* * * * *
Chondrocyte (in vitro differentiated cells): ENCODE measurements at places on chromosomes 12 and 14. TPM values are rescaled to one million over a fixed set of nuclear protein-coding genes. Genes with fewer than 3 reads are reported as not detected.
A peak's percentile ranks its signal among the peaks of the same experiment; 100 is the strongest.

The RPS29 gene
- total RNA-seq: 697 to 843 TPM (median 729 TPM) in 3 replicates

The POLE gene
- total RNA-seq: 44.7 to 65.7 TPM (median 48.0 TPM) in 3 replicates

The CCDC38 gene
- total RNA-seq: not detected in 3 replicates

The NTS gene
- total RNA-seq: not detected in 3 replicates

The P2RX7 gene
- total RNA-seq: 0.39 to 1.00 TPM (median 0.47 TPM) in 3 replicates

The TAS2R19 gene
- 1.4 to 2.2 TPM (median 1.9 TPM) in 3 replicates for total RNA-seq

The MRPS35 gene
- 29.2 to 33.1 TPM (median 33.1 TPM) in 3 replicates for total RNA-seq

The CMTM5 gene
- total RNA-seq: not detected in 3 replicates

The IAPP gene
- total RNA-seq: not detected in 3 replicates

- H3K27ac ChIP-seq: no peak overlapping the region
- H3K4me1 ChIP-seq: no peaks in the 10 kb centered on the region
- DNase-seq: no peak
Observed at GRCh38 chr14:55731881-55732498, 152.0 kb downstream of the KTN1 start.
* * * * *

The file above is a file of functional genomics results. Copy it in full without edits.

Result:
Chondrocyte (in vitro differentiated cells): ENCODE measurements at places on chromosomes 12 and 14. TPM values are rescaled to one million over a fixed set of nuclear protein-coding genes. Genes with fewer than 3 reads are reported as not detected.
A peak's percentile ranks its signal among the peaks of the same experiment; 100 is the strongest.

The RPS29 gene
- total RNA-seq: 697 to 843 TPM (median 729 TPM) in 3 replicates

The POLE gene
- total RNA-seq: 44.7 to 65.7 TPM (median 48.0 TPM) in 3 replicates

The CCDC38 gene
- total RNA-seq: not detected in 3 replicates

The NTS gene
- total RNA-seq: not detected in 3 replicates

The P2RX7 gene
- total RNA-seq: 0.39 to 1.00 TPM (median 0.47 TPM) in 3 replicates

The TAS2R19 gene
- 1.4 to 2.2 TPM (median 1.9 TPM) in 3 replicates for total RNA-seq

The MRPS35 gene
- 29.2 to 33.1 TPM (median 33.1 TPM) in 3 replicates for total RNA-seq

The CMTM5 gene
- total RNA-seq: not detected in 3 replicates

The IAPP gene
- total RNA-seq: not detected in 3 replicates

- H3K27ac ChIP-seq: no peak overlapping the region
- H3K4me1 ChIP-seq: no peaks in the 10 kb centered on the region
- DNase-seq: no peak
Observed at GRCh38 chr14:55731881-55732498, 152.0 kb downstream of the KTN1 start.